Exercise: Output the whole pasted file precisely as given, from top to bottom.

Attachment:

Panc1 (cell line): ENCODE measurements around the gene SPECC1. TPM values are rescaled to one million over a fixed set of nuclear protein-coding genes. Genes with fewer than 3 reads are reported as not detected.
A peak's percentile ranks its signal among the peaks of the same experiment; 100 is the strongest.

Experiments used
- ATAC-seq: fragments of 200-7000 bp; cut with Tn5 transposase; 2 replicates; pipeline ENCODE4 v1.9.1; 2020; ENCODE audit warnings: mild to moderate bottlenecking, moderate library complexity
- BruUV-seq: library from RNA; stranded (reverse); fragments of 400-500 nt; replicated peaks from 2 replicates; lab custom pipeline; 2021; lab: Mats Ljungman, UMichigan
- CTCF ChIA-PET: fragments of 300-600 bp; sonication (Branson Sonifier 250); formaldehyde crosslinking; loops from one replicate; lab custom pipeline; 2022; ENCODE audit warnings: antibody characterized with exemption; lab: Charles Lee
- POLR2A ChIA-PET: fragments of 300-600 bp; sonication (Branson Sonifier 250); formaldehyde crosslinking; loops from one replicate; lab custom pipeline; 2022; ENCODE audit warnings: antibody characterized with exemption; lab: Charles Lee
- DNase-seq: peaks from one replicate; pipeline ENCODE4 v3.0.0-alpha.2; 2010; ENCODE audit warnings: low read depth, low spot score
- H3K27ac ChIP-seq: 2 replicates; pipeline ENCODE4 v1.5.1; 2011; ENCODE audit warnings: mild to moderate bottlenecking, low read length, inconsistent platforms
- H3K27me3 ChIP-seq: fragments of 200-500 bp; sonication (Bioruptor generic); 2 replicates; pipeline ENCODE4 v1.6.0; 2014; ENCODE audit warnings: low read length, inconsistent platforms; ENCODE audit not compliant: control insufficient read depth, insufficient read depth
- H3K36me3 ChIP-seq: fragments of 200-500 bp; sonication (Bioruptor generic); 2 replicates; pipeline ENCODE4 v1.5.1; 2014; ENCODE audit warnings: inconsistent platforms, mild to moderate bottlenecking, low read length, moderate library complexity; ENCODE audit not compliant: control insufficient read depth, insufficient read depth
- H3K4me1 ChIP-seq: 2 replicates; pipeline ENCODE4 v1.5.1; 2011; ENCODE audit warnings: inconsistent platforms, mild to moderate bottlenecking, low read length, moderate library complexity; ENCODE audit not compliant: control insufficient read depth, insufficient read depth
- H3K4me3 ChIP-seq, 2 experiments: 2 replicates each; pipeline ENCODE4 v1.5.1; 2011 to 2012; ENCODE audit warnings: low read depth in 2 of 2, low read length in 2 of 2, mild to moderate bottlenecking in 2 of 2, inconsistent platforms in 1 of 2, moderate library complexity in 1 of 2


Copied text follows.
Panc1 (cell line): ENCODE measurements around the gene SPECC1. TPM values are rescaled to one million over a fixed set of nuclear protein-coding genes. Genes with fewer than 3 reads are reported as not detected.
A peak's percentile ranks its signal among the peaks of the same experiment; 100 is the strongest.

Experiments used
- ATAC-seq: fragments of 200-7000 bp; cut with Tn5 transposase; 2 replicates; pipeline ENCODE4 v1.9.1; 2020; ENCODE audit warnings: mild to moderate bottlenecking, moderate library complexity
- BruUV-seq: library from RNA; stranded (reverse); fragments of 400-500 nt; replicated peaks from 2 replicates; lab custom pipeline; 2021; lab: Mats Ljungman, UMichigan
- CTCF ChIA-PET: fragments of 300-600 bp; sonication (Branson Sonifier 250); formaldehyde crosslinking; loops from one replicate; lab custom pipeline; 2022; ENCODE audit warnings: antibody characterized with exemption; lab: Charles Lee
- POLR2A ChIA-PET: fragments of 300-600 bp; sonication (Branson Sonifier 250); formaldehyde crosslinking; loops from one replicate; lab custom pipeline; 2022; ENCODE audit warnings: antibody characterized with exemption; lab: Charles Lee
- DNase-seq: peaks from one replicate; pipeline ENCODE4 v3.0.0-alpha.2; 2010; ENCODE audit warnings: low read depth, low spot score
- H3K27ac ChIP-seq: 2 replicates; pipeline ENCODE4 v1.5.1; 2011; ENCODE audit warnings: mild to moderate bottlenecking, low read length, inconsistent platforms
- H3K27me3 ChIP-seq: fragments of 200-500 bp; sonication (Bioruptor generic); 2 replicates; pipeline ENCODE4 v1.6.0; 2014; ENCODE audit warnings: low read length, inconsistent platforms; ENCODE audit not compliant: control insufficient read depth, insufficient read depth
- H3K36me3 ChIP-seq: fragments of 200-500 bp; sonication (Bioruptor generic); 2 replicates; pipeline ENCODE4 v1.5.1; 2014; ENCODE audit warnings: inconsistent platforms, mild to moderate bottlenecking, low read length, moderate library complexity; ENCODE audit not compliant: control insufficient read depth, insufficient read depth
- H3K4me1 ChIP-seq: 2 replicates; pipeline ENCODE4 v1.5.1; 2011; ENCODE audit warnings: inconsistent platforms, mild to moderate bottlenecking, low read length, moderate library complexity; ENCODE audit not compliant: control insufficient read depth, insufficient read depth
- H3K4me3 ChIP-seq, 2 experiments: 2 replicates each; pipeline ENCODE4 v1.5.1; 2011 to 2012; ENCODE audit warnings: low read depth in 2 of 2, low read length in 2 of 2, mild to moderate bottlenecking in 2 of 2, inconsistent platforms in 1 of 2, moderate library complexity in 1 of 2